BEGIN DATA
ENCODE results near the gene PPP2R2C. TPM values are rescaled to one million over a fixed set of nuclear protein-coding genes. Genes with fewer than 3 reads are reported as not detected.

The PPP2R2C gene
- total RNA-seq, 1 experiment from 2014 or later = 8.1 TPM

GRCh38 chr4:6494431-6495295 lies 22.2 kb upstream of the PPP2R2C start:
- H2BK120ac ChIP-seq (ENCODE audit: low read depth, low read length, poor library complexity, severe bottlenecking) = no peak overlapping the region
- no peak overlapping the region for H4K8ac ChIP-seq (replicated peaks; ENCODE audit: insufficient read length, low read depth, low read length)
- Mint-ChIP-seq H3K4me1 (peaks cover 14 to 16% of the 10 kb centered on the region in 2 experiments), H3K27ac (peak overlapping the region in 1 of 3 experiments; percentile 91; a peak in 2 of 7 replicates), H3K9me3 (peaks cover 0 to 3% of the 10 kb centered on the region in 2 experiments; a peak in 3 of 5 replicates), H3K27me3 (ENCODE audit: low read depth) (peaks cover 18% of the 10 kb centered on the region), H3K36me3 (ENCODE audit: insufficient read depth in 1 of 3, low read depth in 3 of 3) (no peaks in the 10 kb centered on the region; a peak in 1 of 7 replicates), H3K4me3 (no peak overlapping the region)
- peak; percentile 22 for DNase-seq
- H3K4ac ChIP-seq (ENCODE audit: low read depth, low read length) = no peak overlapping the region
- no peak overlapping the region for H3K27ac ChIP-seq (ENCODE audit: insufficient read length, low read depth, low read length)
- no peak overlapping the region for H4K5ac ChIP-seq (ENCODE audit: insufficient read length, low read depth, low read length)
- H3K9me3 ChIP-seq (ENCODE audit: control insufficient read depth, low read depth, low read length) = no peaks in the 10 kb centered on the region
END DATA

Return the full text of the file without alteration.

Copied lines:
ENCODE results near the gene PPP2R2C. TPM values are rescaled to one million over a fixed set of nuclear protein-coding genes. Genes with fewer than 3 reads are reported as not detected.

The PPP2R2C gene
- total RNA-seq, 1 experiment from 2014 or later = 8.1 TPM

GRCh38 chr4:6494431-6495295 lies 22.2 kb upstream of the PPP2R2C start:
- H2BK120ac ChIP-seq (ENCODE audit: low read depth, low read length, poor library complexity, severe bottlenecking) = no peak overlapping the region
- no peak overlapping the region for H4K8ac ChIP-seq (replicated peaks; ENCODE audit: insufficient read length, low read depth, low read length)
- Mint-ChIP-seq H3K4me1 (peaks cover 14 to 16% of the 10 kb centered on the region in 2 experiments), H3K27ac (peak overlapping the region in 1 of 3 experiments; percentile 91; a peak in 2 of 7 replicates), H3K9me3 (peaks cover 0 to 3% of the 10 kb centered on the region in 2 experiments; a peak in 3 of 5 replicates), H3K27me3 (ENCODE audit: low read depth) (peaks cover 18% of the 10 kb centered on the region), H3K36me3 (ENCODE audit: insufficient read depth in 1 of 3, low read depth in 3 of 3) (no peaks in the 10 kb centered on the region; a peak in 1 of 7 replicates), H3K4me3 (no peak overlapping the region)
- peak; percentile 22 for DNase-seq
- H3K4ac ChIP-seq (ENCODE audit: low read depth, low read length) = no peak overlapping the region
- no peak overlapping the region for H3K27ac ChIP-seq (ENCODE audit: insufficient read length, low read depth, low read length)
- no peak overlapping the region for H4K5ac ChIP-seq (ENCODE audit: insufficient read length, low read depth, low read length)
- H3K9me3 ChIP-seq (ENCODE audit: control insufficient read depth, low read depth, low read length) = no peaks in the 10 kb centered on the region